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In Tough Brussels District, School Urges Students To Fight Intolerance

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In Tough Brussels District, School Urges Students To Fight Intolerance

In Tough Brussels District, School Urges Students To Fight Intolerance

In Tough Brussels District, School Urges Students To Fight Intolerance

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  • <iframe src="https://www.npr.org/player/embed/471910008/472176322" width="100%" height="290" frameborder="0" scrolling="no" title="NPR embedded audio player">
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Playwright Ismaël Saïdi speaks to a mostly-Muslim students at a school in the Brussels district of Laeken, where two suicide-bombers grew up. Teri Schultz for NPR hide caption

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Teri Schultz for NPR

Playwright Ismaël Saïdi speaks to a mostly-Muslim students at a school in the Brussels district of Laeken, where two suicide-bombers grew up.

Teri Schultz for NPR

The Brussels district of Laeken is among those in the Belgian capital with high unemployment, low social mobility and poor integration, creating a lot of frustrated residents — just like the other neighborhoods that produced the attackers in Brussels and Paris. The brothers who carried out suicide bombings at the Brussels airport grew up here.

There's been considerable criticism of these neighborhoods, accusing them of allowing — if not outright fostering — extremist attitudes, and of maintaining a culture of silence. But one school in the district is actively trying to change local culture to be less accepting of intolerance.

At the Maris Stella Institute in Laeken last year, school director Nicole Lewahert was shocked at the reactions of students when Islamists killed a dozen people at the French magazine Charlie Hebdo for publishing cartoons mocking the Prophet Mohammed. Her student body is 80 percent Muslim, she says, and "most of the pupils were telling that it was a good job, and it was normal to kill people who made such cartoons. And we didn't know how to react about it."

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Her team spent a nearly a year working up a full-day program celebrating diversity and tolerance. They invited community organizations that work on integration, and a renowned Muslim playwright active in counter-radicalization efforts, Ismaël Saïdi.

Lewahert says that when the Brussels terrorist attacks happened the same week, she was sure everyone would cancel — but that they all vigorously reaffirmed how important it was to go on.

On Friday the long-awaited day arrived, and students were in a festive mood; there was singing and dancing, and several of the roughly 700 students were wrapped in national flags displaying their ethnic backgrounds. They gathered to hear Saïdi speak.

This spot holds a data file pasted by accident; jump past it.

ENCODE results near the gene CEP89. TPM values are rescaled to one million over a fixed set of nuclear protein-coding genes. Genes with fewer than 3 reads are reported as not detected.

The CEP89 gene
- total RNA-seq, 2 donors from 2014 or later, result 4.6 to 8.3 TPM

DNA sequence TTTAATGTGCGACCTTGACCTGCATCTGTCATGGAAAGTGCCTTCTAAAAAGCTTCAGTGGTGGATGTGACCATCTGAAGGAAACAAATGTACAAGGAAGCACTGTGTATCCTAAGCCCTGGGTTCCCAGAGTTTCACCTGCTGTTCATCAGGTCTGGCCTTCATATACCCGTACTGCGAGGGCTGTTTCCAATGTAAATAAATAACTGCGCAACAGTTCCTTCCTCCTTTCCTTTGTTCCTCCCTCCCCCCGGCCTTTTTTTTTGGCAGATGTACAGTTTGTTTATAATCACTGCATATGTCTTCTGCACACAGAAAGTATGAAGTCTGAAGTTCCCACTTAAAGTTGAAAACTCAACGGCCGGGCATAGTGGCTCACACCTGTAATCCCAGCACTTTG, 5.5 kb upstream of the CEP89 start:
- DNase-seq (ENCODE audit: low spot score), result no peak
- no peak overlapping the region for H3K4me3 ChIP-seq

Writer/director and lead actor Ismaël Saïdi's play Dijihad is a comedy that appeals to stop radicalization. Teri Schultz for NPR hide caption

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Teri Schultz for NPR

Writer/director and lead actor Ismaël Saïdi's play Dijihad is a comedy that appeals to stop radicalization.

Teri Schultz for NPR

His street cred comes not just from writing a wildly popular tragicomedy, Djihad, but from growing up in a rough neighborhood, Schaerbeek — the same one where the suicide attackers assembled their bombs and caught a taxi to the airport. He reflected later on his intense discussion with the Maris Stella students.

"I had a lot of kids who were talking about 'us' and 'the others,' " he said, with students claiming "they don't like us, they don't love us."

"I was asking. 'who is this 'they?' " he said. "This kid, she looks at me and said 'I don't know.' "

Saïdi says that when students get to that point in the conversation, he holds up a rhetorical mirror, telling them the "others" are a figment of extremist imaginations and manipulative Islamic State recruitment techniques. He reminds the young people they were born here, they are Belgians — and that they have to stop believing anyone who tells them they're victims.

It sounds harsh, but Saïdi says it's the only way to get through to to young people — to change this destructive thinking and end the culture of silence that allowed so many terror suspects to plot here, protected.

"You have to say the words and not be politically correct," he says. "You can't! Not with teenagers."

And at this very school, this very tragic week, a sign that at least some students understood even before the event.

Lewahert says a girl came to her and shared something chilling: That another student had expressed disappointment "only" some 30 people died in Tuesday's terror attacks. The next day, the director says, that boy was not at school.

"I thought 'where is he, what is he doing?' " Lewahert says.

Fearing he may plan some kind of attack against the school, especially against the tolerance event, she made a difficult decision. She called his parents and said the student was barred from school, and she called the police, who said they'd look into it. She reassured the frightened student, and they thanked each other.

Saïdi welcomed this news.

"The hope is there!" he said. "Even if their friend is from the same religion — the rest of the school, they didn't protect him. Here is the proof if they are in a good state — if they have good teaching, they will not protect them."

Saïdi says he hopes this is how Belgian Muslims will start defining "solidarity" — a hope underscored by a personal near-miss in Tuesday's tragedy. His own son left the subway train that got bombed, just one stop earlier.

Correction March 29, 2016

The audio version of this story incorrectly states that the attack on the French satirical magazine Charlie Hebdo was in January 2014. The attack was in January 2015.